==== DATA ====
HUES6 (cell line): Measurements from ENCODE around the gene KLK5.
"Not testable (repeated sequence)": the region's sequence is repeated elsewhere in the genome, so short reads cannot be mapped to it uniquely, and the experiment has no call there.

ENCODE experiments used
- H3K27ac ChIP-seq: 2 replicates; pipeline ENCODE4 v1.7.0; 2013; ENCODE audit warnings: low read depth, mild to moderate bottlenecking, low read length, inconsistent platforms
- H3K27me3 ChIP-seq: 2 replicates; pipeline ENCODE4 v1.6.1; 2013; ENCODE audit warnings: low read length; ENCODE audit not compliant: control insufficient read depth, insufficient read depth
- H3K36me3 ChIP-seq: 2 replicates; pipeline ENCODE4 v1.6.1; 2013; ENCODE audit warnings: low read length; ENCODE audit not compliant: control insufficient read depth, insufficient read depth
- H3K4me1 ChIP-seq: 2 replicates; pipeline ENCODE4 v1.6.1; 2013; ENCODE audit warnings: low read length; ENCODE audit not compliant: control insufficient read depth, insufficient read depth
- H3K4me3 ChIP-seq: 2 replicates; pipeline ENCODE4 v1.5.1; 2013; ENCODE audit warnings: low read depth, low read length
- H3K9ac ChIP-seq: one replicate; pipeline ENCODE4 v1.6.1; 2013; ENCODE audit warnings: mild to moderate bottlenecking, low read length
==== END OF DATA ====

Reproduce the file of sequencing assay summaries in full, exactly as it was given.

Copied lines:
HUES6 (cell line): Measurements from ENCODE around the gene KLK5.
"Not testable (repeated sequence)": the region's sequence is repeated elsewhere in the genome, so short reads cannot be mapped to it uniquely, and the experiment has no call there.

ENCODE experiments used
- H3K27ac ChIP-seq: 2 replicates; pipeline ENCODE4 v1.7.0; 2013; ENCODE audit warnings: low read depth, mild to moderate bottlenecking, low read length, inconsistent platforms
- H3K27me3 ChIP-seq: 2 replicates; pipeline ENCODE4 v1.6.1; 2013; ENCODE audit warnings: low read length; ENCODE audit not compliant: control insufficient read depth, insufficient read depth
- H3K36me3 ChIP-seq: 2 replicates; pipeline ENCODE4 v1.6.1; 2013; ENCODE audit warnings: low read length; ENCODE audit not compliant: control insufficient read depth, insufficient read depth
- H3K4me1 ChIP-seq: 2 replicates; pipeline ENCODE4 v1.6.1; 2013; ENCODE audit warnings: low read length; ENCODE audit not compliant: control insufficient read depth, insufficient read depth
- H3K4me3 ChIP-seq: 2 replicates; pipeline ENCODE4 v1.5.1; 2013; ENCODE audit warnings: low read depth, low read length
- H3K9ac ChIP-seq: one replicate; pipeline ENCODE4 v1.6.1; 2013; ENCODE audit warnings: mild to moderate bottlenecking, low read length